Thursday, May 28, 2015

Agents Of Change

I began the day thinking I might not be working. But TV being what it is sometimes, by lunchtime, I was sitting in my edit chair, churning out news elements even faster than usual (after all, we were already and hour or two behind). And then my work day ended with extensive fixes (for re-air) of a show that had gone, well, not so well, when it was shot. A day that began with an assumption of time at home ended with more time than normal at work. Let's face it, whether you work in television or not, things change.
 

There are days when I feel that nothing really defines my life as much as change. While the last few years have certainly put me on a roller coaster of job change, it is not just work that has changed. Each day, as we learn the rules and patterns of our current situations, we are faced with change that will force us to re-learn and adjust. Whether it's our kids getting older or changing schools, or our living situation shifting slightly, or not so slightly, we deal with change pretty much every day. How we handle our jobs or parenting our children may seem to run our lives, but how we manage change is what really defines us. Do we let change stop us in our tracks--render us powerless to take the next steps? Or do we face change as the adventure it can become? Do we complain about change, because it leaves us unsteady? Or do we embrace it, because it teaches us new skill sets and new strengths?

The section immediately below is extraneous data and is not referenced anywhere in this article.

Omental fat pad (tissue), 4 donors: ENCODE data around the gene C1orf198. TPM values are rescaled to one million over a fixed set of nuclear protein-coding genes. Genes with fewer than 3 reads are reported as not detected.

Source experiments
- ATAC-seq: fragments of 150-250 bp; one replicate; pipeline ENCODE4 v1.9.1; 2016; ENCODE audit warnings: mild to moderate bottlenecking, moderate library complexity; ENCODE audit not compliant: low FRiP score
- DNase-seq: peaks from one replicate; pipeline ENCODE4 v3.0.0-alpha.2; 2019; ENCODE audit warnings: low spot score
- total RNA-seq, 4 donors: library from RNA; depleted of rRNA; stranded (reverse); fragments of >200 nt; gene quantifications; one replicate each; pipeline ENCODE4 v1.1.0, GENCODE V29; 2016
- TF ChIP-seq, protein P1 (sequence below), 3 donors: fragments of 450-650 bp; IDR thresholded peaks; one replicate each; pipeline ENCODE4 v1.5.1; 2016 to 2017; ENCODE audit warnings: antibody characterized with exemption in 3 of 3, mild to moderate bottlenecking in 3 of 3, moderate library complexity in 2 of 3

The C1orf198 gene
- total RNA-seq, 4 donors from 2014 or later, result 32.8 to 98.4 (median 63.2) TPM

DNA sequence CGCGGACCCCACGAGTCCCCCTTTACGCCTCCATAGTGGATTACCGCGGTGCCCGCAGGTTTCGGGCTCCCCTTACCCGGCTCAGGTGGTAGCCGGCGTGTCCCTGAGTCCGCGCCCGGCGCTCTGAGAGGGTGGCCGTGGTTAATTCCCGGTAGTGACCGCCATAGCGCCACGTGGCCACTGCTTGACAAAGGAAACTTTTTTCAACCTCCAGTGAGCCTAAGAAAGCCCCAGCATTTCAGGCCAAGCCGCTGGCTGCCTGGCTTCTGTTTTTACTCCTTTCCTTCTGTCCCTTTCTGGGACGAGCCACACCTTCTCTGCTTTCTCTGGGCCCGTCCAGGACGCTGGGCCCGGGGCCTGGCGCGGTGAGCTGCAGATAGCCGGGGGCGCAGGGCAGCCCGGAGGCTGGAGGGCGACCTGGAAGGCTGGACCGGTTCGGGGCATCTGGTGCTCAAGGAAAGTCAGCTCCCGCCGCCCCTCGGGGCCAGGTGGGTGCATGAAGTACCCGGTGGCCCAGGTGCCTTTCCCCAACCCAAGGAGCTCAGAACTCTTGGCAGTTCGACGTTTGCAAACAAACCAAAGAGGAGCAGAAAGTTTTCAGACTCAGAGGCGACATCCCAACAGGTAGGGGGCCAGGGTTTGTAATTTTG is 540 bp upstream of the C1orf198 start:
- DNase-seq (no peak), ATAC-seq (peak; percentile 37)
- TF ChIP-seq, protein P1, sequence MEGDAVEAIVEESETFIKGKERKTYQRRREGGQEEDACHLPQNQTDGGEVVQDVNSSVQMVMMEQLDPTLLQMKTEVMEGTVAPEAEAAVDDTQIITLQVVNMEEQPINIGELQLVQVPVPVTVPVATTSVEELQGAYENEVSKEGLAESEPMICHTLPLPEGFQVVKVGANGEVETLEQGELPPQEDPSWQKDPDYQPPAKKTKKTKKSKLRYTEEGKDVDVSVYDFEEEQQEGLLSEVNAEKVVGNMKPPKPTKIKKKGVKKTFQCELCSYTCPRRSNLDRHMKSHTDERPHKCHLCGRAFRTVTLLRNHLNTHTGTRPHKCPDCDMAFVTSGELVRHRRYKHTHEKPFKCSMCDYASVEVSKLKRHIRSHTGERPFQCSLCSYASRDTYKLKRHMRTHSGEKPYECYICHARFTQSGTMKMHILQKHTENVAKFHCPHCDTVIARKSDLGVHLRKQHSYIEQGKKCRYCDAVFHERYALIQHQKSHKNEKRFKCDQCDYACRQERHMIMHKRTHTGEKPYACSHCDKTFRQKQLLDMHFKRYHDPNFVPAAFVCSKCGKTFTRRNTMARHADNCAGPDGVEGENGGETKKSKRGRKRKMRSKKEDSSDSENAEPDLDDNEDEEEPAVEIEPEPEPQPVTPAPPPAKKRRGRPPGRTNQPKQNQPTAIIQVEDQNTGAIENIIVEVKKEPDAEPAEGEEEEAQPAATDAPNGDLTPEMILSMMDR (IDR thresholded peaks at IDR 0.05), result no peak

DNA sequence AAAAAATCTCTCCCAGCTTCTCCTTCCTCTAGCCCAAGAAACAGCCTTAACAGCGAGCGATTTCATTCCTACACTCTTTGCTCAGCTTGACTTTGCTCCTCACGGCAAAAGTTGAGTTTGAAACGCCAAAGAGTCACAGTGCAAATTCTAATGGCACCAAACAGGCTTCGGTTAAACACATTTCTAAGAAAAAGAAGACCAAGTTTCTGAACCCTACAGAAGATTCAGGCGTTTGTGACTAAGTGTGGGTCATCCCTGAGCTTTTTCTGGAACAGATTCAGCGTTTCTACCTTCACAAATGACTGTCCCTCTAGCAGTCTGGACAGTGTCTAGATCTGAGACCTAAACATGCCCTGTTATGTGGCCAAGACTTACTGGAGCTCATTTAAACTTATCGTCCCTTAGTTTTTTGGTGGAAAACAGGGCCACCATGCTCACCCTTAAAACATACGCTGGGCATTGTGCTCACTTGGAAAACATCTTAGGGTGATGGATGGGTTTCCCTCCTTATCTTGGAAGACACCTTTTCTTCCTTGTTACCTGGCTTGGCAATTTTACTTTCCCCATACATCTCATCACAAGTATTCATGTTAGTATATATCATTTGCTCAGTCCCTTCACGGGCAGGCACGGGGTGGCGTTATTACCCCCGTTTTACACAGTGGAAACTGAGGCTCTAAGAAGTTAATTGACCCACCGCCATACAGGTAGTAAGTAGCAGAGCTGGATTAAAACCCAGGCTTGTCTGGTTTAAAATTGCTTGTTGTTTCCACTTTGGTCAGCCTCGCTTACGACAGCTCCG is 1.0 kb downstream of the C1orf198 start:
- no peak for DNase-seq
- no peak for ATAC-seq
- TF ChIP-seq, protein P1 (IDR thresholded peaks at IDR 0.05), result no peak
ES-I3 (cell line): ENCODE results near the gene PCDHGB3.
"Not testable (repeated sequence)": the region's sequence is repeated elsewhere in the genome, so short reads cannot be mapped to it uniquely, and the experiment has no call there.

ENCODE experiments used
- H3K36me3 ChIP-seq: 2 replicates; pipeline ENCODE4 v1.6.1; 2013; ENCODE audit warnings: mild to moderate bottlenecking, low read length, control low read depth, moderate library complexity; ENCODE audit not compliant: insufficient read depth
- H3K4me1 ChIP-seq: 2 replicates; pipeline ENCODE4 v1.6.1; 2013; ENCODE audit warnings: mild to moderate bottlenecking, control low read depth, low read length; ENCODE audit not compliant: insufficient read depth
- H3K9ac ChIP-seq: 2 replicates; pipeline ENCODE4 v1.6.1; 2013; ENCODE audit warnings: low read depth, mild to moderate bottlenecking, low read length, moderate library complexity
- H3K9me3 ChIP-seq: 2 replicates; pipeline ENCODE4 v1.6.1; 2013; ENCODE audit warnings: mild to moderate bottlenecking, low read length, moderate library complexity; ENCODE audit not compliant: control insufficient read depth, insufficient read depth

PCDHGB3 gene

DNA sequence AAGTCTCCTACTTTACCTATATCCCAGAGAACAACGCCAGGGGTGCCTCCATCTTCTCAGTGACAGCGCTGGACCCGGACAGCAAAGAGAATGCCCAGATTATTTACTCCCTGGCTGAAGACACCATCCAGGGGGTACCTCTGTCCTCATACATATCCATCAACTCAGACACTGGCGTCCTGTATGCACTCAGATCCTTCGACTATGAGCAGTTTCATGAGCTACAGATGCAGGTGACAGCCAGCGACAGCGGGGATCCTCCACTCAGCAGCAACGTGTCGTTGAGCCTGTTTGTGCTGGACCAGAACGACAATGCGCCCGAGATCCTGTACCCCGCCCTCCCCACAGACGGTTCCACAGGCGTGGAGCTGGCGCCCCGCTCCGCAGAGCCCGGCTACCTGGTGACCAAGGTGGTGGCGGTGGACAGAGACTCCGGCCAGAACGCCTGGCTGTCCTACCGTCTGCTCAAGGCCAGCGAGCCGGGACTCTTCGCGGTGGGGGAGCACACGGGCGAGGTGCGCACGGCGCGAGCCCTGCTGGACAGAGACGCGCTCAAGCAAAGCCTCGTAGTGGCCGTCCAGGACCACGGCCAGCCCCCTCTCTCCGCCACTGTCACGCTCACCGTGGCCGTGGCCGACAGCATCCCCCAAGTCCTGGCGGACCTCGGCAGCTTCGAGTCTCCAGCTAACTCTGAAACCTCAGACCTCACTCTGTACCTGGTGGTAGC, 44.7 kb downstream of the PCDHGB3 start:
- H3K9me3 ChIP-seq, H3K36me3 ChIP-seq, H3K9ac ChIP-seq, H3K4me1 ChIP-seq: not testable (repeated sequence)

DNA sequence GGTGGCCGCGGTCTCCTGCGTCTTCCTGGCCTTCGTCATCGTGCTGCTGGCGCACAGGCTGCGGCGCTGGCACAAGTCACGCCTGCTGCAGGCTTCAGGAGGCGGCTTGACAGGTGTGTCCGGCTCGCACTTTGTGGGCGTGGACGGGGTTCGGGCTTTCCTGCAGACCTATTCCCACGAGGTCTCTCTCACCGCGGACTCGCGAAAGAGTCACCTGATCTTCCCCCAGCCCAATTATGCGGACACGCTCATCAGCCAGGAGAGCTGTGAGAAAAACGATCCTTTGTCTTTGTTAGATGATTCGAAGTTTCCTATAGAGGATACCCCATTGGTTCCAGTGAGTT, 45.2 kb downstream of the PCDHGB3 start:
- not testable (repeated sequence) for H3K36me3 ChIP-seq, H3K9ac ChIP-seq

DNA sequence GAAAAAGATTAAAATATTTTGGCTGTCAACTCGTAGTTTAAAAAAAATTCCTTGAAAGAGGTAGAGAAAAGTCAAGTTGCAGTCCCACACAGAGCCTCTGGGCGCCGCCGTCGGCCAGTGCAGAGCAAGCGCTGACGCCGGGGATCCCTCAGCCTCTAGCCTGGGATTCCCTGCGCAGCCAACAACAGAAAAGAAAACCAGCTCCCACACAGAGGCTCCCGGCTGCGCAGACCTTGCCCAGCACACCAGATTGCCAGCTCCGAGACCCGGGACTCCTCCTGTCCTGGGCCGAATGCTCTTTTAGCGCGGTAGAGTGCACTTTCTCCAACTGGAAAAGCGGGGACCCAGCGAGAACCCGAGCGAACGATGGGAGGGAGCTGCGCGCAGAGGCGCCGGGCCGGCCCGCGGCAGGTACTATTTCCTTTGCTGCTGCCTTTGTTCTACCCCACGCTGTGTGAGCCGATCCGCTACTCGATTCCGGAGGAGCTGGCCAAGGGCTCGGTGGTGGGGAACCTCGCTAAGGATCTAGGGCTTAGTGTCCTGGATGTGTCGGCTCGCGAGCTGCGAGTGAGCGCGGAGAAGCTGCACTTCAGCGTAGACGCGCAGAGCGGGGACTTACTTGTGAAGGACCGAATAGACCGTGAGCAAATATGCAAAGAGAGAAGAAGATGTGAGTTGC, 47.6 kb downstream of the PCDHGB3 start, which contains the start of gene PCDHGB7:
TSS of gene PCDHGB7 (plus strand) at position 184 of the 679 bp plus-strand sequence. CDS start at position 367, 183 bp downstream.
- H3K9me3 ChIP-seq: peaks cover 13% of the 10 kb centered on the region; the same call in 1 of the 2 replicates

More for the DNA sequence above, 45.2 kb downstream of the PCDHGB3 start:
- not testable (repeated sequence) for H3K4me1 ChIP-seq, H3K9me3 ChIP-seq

Today was just one of many days that became very different than what I'd expected--life'll do that to you. We can't control that--we don't have the power. But when we control how we react to change, we become very powerful--able to fix, and learn, and even grow a little along the way. Whatever life is now, it's likely to change. We can all become agents of change (or at least managers of it). It's simply a question of believing in our ability to handle it when things change. And knowing that managing change will make us that much more ready for whatever the next steps in life will be.

Wednesday, May 27, 2015

1001